Bamana Maternity Figure Jomoori Gwandusu Mali
A strong sculpture of a standing mother.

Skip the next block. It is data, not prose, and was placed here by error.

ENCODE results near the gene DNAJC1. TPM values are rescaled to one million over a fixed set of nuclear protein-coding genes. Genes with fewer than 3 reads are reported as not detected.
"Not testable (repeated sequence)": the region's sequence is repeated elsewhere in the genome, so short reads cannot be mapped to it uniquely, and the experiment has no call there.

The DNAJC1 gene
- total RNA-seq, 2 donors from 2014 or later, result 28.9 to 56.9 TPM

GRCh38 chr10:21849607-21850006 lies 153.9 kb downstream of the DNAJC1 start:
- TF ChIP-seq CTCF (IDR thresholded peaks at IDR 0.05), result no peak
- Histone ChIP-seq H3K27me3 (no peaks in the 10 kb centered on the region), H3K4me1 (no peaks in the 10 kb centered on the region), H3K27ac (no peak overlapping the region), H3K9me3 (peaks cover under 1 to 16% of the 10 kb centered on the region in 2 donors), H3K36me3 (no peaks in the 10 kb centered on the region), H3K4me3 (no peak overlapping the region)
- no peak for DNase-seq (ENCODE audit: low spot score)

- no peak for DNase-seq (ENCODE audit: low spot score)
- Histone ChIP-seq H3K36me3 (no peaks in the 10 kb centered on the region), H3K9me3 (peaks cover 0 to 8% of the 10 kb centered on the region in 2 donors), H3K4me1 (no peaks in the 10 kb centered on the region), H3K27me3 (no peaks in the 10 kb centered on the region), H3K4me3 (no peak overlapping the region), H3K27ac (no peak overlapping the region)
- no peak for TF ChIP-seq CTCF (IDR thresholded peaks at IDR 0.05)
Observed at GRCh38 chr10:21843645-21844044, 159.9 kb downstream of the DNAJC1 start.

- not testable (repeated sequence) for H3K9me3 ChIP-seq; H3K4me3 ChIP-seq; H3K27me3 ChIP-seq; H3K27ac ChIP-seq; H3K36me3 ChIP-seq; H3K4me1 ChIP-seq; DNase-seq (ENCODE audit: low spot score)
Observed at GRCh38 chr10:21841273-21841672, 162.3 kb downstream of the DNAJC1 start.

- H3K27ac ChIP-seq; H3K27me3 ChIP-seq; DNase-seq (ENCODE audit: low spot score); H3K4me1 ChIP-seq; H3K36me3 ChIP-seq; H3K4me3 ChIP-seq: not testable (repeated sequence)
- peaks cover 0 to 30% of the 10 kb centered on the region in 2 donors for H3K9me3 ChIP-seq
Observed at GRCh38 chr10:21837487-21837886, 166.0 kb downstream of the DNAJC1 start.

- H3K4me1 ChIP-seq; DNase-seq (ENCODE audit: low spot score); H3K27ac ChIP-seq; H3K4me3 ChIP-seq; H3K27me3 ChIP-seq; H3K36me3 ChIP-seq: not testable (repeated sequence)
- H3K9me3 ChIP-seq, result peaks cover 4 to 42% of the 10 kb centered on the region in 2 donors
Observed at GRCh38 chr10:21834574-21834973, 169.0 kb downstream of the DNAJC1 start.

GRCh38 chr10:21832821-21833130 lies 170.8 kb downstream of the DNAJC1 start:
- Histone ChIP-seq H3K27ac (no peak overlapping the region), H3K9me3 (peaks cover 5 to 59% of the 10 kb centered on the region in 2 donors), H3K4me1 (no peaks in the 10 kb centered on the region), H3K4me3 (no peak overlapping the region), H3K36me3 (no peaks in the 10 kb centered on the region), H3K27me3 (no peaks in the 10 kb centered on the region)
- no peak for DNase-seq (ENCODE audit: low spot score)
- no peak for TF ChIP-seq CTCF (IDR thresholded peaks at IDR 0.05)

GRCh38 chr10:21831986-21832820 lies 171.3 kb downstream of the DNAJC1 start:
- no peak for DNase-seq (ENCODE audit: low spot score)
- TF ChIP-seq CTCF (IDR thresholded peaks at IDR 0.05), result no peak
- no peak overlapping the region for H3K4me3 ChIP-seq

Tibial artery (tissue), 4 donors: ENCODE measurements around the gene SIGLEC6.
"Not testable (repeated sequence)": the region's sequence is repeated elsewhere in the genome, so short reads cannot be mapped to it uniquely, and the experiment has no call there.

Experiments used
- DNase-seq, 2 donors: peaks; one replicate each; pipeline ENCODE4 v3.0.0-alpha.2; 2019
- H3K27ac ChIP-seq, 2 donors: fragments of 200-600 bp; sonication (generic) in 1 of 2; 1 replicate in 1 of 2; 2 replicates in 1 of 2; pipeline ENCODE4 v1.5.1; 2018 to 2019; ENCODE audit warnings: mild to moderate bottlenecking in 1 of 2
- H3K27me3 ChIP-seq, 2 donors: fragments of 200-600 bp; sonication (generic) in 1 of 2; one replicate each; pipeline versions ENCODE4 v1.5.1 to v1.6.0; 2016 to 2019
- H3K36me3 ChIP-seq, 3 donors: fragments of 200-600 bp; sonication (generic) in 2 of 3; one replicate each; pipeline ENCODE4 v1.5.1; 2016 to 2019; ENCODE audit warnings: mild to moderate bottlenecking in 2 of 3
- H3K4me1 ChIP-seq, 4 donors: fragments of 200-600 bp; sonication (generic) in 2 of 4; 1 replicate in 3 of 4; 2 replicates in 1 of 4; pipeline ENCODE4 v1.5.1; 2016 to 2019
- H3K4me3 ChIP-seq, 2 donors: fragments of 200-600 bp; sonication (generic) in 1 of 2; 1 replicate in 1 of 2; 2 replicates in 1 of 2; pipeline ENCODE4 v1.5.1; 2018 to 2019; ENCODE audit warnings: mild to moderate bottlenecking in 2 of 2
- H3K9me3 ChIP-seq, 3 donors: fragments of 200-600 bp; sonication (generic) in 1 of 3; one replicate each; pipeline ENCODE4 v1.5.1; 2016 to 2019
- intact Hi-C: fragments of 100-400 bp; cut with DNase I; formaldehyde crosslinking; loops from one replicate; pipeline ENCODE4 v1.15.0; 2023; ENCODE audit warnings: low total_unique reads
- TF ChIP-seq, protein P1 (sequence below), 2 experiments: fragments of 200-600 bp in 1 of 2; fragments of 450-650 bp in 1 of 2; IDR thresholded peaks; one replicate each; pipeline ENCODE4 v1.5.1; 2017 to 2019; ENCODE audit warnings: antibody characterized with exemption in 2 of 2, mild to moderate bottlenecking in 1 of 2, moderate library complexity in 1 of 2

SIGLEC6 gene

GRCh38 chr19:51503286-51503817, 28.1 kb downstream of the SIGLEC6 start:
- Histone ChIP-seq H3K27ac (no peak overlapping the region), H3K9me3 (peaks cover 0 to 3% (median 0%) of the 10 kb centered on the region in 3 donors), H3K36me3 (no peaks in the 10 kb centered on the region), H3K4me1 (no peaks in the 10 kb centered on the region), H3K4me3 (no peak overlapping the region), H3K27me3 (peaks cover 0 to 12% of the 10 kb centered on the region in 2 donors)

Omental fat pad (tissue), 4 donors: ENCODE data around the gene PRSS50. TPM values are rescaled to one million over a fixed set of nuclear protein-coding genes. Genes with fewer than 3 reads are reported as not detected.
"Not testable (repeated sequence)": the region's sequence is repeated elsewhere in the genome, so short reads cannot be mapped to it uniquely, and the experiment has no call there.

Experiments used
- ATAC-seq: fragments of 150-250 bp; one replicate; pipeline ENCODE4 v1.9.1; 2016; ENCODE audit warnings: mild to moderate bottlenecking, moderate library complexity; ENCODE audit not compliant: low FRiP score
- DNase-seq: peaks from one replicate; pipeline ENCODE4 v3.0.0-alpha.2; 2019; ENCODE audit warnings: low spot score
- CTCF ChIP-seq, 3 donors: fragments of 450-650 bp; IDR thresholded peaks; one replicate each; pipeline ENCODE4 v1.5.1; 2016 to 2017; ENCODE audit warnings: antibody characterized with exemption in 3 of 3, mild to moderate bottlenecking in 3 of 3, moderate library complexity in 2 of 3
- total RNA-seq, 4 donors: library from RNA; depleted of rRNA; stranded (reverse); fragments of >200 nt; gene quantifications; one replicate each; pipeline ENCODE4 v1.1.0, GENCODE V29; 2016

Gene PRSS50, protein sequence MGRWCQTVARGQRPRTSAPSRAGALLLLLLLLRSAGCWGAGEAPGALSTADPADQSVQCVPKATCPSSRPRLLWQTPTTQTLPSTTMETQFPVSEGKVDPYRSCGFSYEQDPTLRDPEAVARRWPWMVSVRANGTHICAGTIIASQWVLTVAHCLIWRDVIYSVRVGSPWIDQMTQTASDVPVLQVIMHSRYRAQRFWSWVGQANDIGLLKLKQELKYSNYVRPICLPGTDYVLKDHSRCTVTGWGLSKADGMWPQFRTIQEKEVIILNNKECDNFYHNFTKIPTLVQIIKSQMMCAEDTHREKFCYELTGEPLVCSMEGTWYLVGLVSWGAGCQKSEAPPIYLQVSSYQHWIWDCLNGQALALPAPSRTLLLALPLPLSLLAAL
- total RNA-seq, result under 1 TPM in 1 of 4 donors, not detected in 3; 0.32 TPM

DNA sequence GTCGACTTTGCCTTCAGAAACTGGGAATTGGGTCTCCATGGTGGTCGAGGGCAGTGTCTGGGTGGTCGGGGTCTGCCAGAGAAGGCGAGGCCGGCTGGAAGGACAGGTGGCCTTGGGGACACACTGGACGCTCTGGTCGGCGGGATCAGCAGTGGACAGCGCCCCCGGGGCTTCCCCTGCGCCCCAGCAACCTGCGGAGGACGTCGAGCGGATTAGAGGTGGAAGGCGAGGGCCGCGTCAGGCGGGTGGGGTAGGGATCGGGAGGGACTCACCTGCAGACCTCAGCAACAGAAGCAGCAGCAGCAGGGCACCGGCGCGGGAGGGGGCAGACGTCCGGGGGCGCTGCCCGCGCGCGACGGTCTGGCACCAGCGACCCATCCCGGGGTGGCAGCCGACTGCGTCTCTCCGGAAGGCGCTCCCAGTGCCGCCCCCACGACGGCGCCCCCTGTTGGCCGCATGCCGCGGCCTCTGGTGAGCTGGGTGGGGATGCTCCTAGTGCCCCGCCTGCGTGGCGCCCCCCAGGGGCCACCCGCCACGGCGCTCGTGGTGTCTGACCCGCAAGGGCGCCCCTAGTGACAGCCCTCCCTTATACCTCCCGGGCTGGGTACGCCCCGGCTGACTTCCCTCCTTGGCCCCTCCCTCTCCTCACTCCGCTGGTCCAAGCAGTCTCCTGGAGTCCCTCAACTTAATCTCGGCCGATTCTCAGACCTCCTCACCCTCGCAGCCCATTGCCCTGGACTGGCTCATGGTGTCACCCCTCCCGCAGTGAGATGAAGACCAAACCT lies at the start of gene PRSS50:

Sculpture among the Bamana of Mali gives rise to a wide range of styles sharing certain identifying characteristics. The styles may range from elegant forms as this figure or reduced to sharply defined geometric sculptures. This grave personage known as Jomooni or Gwandusu is called a ‚Äòmaternity figure' due to her holding a child at her waist, which represents not only a baby but the concept and difficulty of birth and regeneration. Sculpture is an important visual component of the Jo initiation society for young girls and boys. Located primarily among the southern Bamana, Jo takes place over a span of years in which the initiates undergo training and instructions which includes sculptures as ‚Äúmasiriw - the visual ornaments‚Äù of Jow. As part of annual celebrations that take place when the first rains of the year occur figures such as this would be taken from their shrine house to the center of the village where they would be ritually cleansed and decorated with beads. These events were directed to assure the fertility of women and crops and to acknowledge the ancestors.